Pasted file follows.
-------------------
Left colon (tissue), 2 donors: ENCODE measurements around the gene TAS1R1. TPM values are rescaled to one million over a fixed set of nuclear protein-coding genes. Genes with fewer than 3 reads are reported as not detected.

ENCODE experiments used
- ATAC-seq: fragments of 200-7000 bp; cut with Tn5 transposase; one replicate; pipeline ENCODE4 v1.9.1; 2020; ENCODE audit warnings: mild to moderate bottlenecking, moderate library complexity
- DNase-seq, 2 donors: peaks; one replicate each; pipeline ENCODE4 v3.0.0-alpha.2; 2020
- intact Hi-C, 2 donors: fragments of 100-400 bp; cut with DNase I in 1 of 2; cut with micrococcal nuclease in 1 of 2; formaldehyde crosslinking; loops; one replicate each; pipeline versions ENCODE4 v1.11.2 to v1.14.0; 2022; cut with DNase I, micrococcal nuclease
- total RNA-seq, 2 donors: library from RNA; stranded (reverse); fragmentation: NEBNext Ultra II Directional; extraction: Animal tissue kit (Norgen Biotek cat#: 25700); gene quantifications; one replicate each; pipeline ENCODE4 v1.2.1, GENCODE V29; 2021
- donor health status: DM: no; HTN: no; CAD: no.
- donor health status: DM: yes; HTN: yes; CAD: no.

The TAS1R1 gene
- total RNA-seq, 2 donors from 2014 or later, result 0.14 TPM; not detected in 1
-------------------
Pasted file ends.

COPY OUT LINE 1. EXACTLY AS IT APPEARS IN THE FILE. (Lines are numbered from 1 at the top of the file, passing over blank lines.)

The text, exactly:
Left colon (tissue), 2 donors: ENCODE measurements around the gene TAS1R1. TPM values are rescaled to one million over a fixed set of nuclear protein-coding genes. Genes with fewer than 3 reads are reported as not detected.